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Active Site Mutations Change the Cleavage Specificity of Neprilysin

  • Travis Sexton,

    Affiliation Department of Molecular and Cellular Biochemistry, The Center for Structural Biology, University of Kentucky, Lexington, Kentucky, United States of America

  • Lisa J. Hitchcook,

    Affiliation Department of Molecular and Cellular Biochemistry, The Center for Structural Biology, University of Kentucky, Lexington, Kentucky, United States of America

  • David W. Rodgers,

    Affiliation Department of Molecular and Cellular Biochemistry, The Center for Structural Biology, University of Kentucky, Lexington, Kentucky, United States of America

  • Luke H. Bradley,

    Affiliation Department of Anatomy and Neurobiology, University of Kentucky, Lexington, Kentucky, United States of America

  • Louis B. Hersh

    Affiliation Department of Molecular and Cellular Biochemistry, The Center for Structural Biology, University of Kentucky, Lexington, Kentucky, United States of America

Active Site Mutations Change the Cleavage Specificity of Neprilysin

  • Travis Sexton, 
  • Lisa J. Hitchcook, 
  • David W. Rodgers, 
  • Luke H. Bradley, 
  • Louis B. Hersh


Neprilysin (NEP), a member of the M13 subgroup of the zinc-dependent endopeptidase family is a membrane bound peptidase capable of cleaving a variety of physiological peptides. We have generated a series of neprilysin variants containing mutations at either one of two active site residues, Phe563 and Ser546. Among the mutants studied in detail we observed changes in their activity towards leucine5-enkephalin, insulin B chain, and amyloid β1–40. For example, NEPF563I displayed an increase in preference towards cleaving leucine5-enkephalin relative to insulin B chain, while mutant NEPS546E was less discriminating than neprilysin. Mutants NEPF563L and NEPS546E exhibit different cleavage site preferences than neprilysin with insulin B chain and amyloid ß1–40 as substrates. These data indicate that it is possible to alter the cleavage site specificity of neprilysin opening the way for the development of substrate specific or substrate exclusive forms of the enzyme with enhanced therapeutic potential.


Neprilysin (NEP), also known as neutral endopeptidase 24.11, CD10, enkephalinase, and CALLA, is a member of the M13 subgroup of zinc-dependent endopeptidases [1]. NEP was originally discovered in rabbit kidney as a peptidase that cleaves insulin B chain [2]. Subsequent studies showed that NEP is widely expressed throughout mammalian tissues, including the lung, male genital tract, fibroblasts, various epithelia, and at neural synapses in the central nervous system [3][5]. The enzyme cleaves a variety of physiological substrates including bombesin-like peptides, amyloid β peptides (Aß), leucine5 or methionine5-enkephalin, bradykinin, atrial natriuretic factor (ANF), and substance P [6][9]. NEP exhibits a preference for cleavage on the amino terminal side of hydrophobic residues [10].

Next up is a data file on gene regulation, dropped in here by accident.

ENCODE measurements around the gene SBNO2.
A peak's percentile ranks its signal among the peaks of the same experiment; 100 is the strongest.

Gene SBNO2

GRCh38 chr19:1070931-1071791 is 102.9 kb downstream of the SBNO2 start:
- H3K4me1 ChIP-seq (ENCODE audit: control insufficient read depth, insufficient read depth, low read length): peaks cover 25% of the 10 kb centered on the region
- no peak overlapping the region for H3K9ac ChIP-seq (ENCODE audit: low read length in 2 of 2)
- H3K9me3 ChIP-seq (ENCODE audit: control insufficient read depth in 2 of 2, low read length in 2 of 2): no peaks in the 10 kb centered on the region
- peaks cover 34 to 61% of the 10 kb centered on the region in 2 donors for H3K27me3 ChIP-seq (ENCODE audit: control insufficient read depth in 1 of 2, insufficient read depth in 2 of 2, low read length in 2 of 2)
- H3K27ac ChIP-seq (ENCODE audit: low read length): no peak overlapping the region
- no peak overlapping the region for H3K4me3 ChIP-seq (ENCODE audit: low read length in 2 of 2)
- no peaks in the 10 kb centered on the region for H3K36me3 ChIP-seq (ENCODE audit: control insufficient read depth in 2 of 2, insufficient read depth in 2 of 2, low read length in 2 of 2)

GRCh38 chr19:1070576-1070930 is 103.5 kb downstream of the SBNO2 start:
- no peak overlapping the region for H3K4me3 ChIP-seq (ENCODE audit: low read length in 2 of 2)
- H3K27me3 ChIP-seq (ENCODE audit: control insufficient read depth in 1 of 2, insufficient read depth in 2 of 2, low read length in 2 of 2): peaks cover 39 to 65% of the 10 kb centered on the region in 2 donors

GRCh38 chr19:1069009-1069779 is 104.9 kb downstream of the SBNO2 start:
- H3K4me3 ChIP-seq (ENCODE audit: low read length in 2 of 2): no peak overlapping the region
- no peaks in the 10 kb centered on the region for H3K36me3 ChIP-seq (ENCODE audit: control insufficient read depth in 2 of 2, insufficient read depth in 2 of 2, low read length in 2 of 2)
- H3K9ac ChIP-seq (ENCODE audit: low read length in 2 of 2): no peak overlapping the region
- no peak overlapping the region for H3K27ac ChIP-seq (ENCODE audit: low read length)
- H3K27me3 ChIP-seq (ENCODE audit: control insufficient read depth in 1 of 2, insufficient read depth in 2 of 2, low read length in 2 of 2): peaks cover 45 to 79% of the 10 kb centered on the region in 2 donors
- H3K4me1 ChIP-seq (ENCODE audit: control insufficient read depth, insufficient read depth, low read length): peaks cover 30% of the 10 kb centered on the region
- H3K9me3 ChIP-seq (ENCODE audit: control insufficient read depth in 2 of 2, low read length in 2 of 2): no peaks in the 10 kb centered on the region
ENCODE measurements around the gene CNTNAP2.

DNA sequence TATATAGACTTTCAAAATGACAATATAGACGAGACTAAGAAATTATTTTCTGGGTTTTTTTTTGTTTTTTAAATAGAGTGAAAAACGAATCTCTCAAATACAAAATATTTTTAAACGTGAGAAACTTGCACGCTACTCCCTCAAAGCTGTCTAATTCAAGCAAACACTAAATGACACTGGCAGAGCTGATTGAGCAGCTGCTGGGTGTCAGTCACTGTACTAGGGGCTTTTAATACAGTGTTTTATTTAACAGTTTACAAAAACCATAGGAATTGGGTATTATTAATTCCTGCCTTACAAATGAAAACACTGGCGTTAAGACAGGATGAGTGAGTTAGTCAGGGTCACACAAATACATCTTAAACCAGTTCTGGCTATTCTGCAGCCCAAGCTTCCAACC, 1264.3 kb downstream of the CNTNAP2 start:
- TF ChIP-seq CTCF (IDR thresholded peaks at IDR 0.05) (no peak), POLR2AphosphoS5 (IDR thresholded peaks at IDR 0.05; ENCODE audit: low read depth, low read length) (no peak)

Because of its multiple targets, NEP has been the focus of numerous studies attempting to modulate its activity for therapeutic purposes. One such target is the use of NEP to reduce Aß peptide levels in Alzheimer's disease, since the oligomerization of Aß has been linked to the etiology of this disease [11]. Indeed, in studies with transgenic mice NEP expression decreases the level of Aß [12][15] and ameliorates cognitive deficits typically attributed to AD [16]. In yet another application inhibitors of NEP were developed to block its “enkephalinase” activity to increase the concentration of enkephalins in the brain and thus their analgesic effect [17]. Peripherally expressed NEP may have a role in appetite control and obesity. NEP deficient mice become obese [18], while a peripherally administered NEP inhibitor that does not cross the blood-brain barrier increased food intake and subsequently led to obesity. Recently, an NEP inhibitor was shown to increase female genitalia blood flow in rabbits by preventing vasoactive intestinal peptide (VIP) cleavage [19]. This could potentially lead to the use of NEP as a therapeutic agent in the treatment of female sexual arousal disorder.

While methods to modulate NEP activity have displayed the potential for therapeutic use, they also reveal a paradox to their usage. For example, using NEP to lower Aß may indeed decrease the amount of the target substrate; it may also have undesired consequences by removing other physiologically important products such as the enkephalins or vasopressin. Alternatively, inhibiting NEP to enhance opioid levels will likely cause an increase in Aß, which would result in an increased risk in the development of Alzheimer's disease.